Daraja Brown is a second-year Civil Engineering student with a Spanish minor from Charlotte, NC. She first connected with SLS through the Building for Equity and Sustainability VIP, within which she is a sub-team lead for the Ratings Systems sub-team and recently had the honor of receiving a VIP Mentor Award. Daraja is passionate about leveraging her engineering knowledge and career to advance equity in historically-marginalized communities, and looks forward to continuing to learn how to best do so!

When I first joined the Building for Equity and Sustainability VIP, I had no idea I would end up joining a team of incredible change makers from around the country who are all united by our shared passion for advancing equity through our infrastructure. In fact, I never even considered joining a research team before I learned about the VIP because I knew I’d rather have a social impact within communities than focus on the technical details of civil engineering. Here I am now, however, three semesters into my team’s work and within the first half of my tenure as a student voice in the Centering Equity in the Sustainable Building Sector (CESBS) Initiative’s Member-Leader Governance Team, and every day I’m learning what it means to advance equity through infrastructure!

As I look back on the process from first joining my VIP to now being a member of a national collective, I realize that all of the opportunities I’ve partaken in have been the result of me saying yes and taking a chance with something new. During my first semester with my research team, I met Mandy, one of our external advisors and the coordinator of CESBS. As a first-year just starting to find my place and voice on campus, I leaped at the chance to present our team’s work throughout the semester to CESBS during a working group meeting that served to begin our collaborative relationship. It was during this meeting that I first came to meet and build connections with some of the people I now interact with on the governance team, and it was during this meeting that I solidified my sense of belonging and identity within equitable building development. When the next semester began and our previous team lead graduated, I said “yes” to taking on the role of Sub-team Lead, which was both a daunting and exciting prospect. I didn’t always have the answers–in fact, I still don’t and I never will–but I was eager to learn and collaborate with my teammates, and I kept in contact with Mandy and CESBS through our work. I believe the relationship that we built, as well as the genuine passion I have for our work, is why Mandy extended the invitation to me to join the CESBS Initiative’s Member-Leader Governance Team toward the end of last semester.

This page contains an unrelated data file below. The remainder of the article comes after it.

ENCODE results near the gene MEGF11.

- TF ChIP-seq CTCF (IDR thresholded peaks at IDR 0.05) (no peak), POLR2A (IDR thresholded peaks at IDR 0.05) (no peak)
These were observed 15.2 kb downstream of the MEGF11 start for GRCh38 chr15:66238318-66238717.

I would be lying if I said I wasn’t nervous about accepting the offer. I’m only a second-year student just starting to delve into the intricacies of civil engineering and the built environment–what could I contribute to a team of established professionals who have these necessary conversations about our infrastructure and its relation to our communities every day as part of their profession? How could I maximize my value in such an important space? 

Well, if there’s one thing I’ve learned throughout my time at Georgia Tech and especially with my VIP team, it’s that the best thing I can do for myself and my community is to say “yes” and give myself a chance. And that’s what I did.

So far, I’ve learned that the type of leadership I’m cultivating with this governance team centers around listening and growing. I’m new to this space, so I’m trying to be a sponge and soak up as much knowledge and wisdom as possible, because a crucial part of becoming a leader is stepping down to listen. I’m no longer afraid to be the least knowledgeable person in a space because that simply means there are more people I can learn from. As the governance team aims to be a guiding presence for the larger CESBS Initiative by setting goals for the larger body, allocating resources, overseeing projects, and supporting members’ individual endeavors, I simultaneously aim to continue building relationships, saying “yes” to new opportunities, and providing a unique student perspective to our discussions. 

I look forward to growing as a student, civil engineer, individual, and community member, and I’m so grateful that the CESBS Member-Leader Governance Team is an avenue through which I am able to do just that.

The views and opinions expressed in this article are solely those of the author(s) and do not necessarily reflect the views of the Georgia Institute of Technology, the University System of Georgia, or the Board of Regents of the University System of Georgia.